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When conducting research studies one of the most overlooked yet important aspects of the planning process is the estimation of the sample size required to obtain a proper result with respect to the study and it’s objectives.

Why sample size estimation is important -

  1. Sample size estimation helps plan the time, cost, effort and other logistics relating to the study.

  2. The higher your sample size the more statistical power (which is basically the probability the test will reject the null hypothesis when the alternative hypothesis is true) you deliver to the statistical tests you conduct. Thus the more likely you are to discover new relationships and phenomena that are out of the ordinary and the more likely you are to make a scientific discovery. Because there is a relationship between statistical power and sample size it is possible to estimate the required sample size for a desire high power and so use time and money efficiently.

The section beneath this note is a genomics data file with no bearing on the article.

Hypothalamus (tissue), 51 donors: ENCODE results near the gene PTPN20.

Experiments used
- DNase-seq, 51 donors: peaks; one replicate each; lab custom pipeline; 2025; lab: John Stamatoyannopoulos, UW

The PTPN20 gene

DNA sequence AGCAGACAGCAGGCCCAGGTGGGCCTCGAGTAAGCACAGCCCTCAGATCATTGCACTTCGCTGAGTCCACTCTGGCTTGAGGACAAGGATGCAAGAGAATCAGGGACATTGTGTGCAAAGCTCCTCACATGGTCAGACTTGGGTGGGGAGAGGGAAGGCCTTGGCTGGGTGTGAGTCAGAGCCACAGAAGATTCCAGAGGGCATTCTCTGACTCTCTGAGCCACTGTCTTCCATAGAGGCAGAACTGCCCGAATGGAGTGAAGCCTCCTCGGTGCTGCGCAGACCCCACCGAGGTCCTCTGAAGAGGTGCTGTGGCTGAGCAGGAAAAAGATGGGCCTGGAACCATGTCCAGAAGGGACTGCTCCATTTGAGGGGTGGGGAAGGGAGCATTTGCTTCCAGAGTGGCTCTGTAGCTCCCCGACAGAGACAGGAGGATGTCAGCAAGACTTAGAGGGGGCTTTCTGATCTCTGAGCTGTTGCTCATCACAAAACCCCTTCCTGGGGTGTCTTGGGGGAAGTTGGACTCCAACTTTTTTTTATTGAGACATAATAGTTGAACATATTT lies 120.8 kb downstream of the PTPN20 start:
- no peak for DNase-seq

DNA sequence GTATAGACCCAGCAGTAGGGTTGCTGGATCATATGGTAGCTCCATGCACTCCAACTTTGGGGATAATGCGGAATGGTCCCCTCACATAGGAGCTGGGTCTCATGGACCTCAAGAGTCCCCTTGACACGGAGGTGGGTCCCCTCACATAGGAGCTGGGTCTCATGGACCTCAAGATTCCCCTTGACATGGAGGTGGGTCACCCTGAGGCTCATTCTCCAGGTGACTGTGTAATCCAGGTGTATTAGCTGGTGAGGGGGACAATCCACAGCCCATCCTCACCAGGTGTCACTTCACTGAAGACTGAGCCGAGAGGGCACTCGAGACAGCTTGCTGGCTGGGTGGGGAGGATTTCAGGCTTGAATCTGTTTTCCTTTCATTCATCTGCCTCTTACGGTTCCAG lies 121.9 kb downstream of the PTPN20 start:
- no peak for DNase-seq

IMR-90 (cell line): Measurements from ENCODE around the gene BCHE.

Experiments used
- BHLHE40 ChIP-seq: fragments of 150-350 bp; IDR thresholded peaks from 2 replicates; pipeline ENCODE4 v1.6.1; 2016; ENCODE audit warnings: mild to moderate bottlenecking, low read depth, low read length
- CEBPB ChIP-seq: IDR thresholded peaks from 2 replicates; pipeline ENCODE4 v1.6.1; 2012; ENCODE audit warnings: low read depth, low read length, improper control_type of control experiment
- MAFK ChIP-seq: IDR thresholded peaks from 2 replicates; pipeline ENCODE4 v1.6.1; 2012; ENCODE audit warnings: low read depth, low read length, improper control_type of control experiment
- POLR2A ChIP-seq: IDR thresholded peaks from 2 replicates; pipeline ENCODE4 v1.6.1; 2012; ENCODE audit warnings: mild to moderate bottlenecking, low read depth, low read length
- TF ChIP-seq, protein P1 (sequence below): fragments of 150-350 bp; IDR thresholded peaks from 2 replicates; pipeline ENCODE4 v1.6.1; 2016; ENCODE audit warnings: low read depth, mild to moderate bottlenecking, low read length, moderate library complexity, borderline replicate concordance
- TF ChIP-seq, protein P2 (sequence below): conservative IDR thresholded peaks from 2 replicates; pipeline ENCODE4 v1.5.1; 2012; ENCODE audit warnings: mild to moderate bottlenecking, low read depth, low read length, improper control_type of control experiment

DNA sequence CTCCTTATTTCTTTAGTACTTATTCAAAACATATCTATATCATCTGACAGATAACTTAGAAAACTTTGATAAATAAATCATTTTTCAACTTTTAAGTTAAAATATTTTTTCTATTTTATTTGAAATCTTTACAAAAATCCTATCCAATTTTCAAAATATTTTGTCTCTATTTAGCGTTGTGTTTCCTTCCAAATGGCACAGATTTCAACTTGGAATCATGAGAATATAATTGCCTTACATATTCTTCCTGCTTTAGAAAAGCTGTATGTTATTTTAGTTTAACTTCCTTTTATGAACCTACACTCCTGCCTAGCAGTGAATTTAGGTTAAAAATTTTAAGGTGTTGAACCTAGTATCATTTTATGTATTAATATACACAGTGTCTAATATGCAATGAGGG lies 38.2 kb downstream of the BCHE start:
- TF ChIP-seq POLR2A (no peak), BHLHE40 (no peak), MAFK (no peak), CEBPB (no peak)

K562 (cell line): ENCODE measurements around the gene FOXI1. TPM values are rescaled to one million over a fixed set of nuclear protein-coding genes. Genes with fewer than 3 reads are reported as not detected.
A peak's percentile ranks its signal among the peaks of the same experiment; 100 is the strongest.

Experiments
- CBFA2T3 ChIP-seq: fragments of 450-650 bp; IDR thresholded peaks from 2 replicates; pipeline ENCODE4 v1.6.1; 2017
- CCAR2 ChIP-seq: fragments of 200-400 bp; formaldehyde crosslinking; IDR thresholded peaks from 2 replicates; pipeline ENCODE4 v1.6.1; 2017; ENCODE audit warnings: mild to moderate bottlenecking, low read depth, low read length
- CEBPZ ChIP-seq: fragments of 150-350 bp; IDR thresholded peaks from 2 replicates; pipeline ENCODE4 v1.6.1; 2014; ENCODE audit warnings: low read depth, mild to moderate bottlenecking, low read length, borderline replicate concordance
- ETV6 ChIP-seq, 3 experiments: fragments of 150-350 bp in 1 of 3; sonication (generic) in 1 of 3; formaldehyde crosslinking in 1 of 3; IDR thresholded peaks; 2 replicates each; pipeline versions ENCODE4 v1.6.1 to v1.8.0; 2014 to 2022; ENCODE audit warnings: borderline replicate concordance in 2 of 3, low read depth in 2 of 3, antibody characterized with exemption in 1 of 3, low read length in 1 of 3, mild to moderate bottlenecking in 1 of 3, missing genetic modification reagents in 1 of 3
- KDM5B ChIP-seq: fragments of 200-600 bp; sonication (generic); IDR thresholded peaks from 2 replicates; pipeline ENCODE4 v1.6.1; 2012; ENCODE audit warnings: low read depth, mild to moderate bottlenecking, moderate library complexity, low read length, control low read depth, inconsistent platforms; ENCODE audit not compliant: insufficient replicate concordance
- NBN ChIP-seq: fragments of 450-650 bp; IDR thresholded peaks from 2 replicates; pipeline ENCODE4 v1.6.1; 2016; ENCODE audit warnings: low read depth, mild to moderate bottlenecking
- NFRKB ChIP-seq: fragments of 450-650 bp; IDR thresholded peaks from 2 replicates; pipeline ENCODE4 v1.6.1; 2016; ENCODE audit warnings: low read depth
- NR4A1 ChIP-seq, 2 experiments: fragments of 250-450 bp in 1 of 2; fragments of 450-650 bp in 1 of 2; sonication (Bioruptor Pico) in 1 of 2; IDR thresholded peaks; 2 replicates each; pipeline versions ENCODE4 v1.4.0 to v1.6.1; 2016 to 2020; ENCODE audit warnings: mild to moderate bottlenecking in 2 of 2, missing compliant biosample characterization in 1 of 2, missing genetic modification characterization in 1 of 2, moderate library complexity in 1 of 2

3. Standard error (which is a measure of how accurate an estimate or a prediction is) has a direct relationship with sample size. Therefore if you want to make sure that your estimates and your results are accurate it is important to plan out the sample size with regards to the level of accuracy you want.

  4. Finally, it is not uncommon for even professional scientists and researchers to end up with poor quality results due to a lack of planning with regards to sample size estimation. Thus not estimating the required sample size for your study’s objectives in advance can lead to a waste of money, time, effort and harsh criticism and or difficulty in getting a paper accepted when sent to a journal for the peer review process and publishing.

The following table gives the methods that are used for sample size estimation and the types of studies they would assist in (each method links to the page which deals with steps required to carry it out)-



Method for sample size estimation

Type of study it is used in


Species Accumulation Curve

Biodiversity Inventory Studies


Sample size for sufficient statistical power (coming soon)

Studies involving hypothesis testing (coming soon)


Sample size for desired level of accuracy (reduction of S.E) (coming soon)

Studies which need results having accurate estimates of values



About the Author of this Article

References -

Handbook of Biological Statistics by John H. McDonald.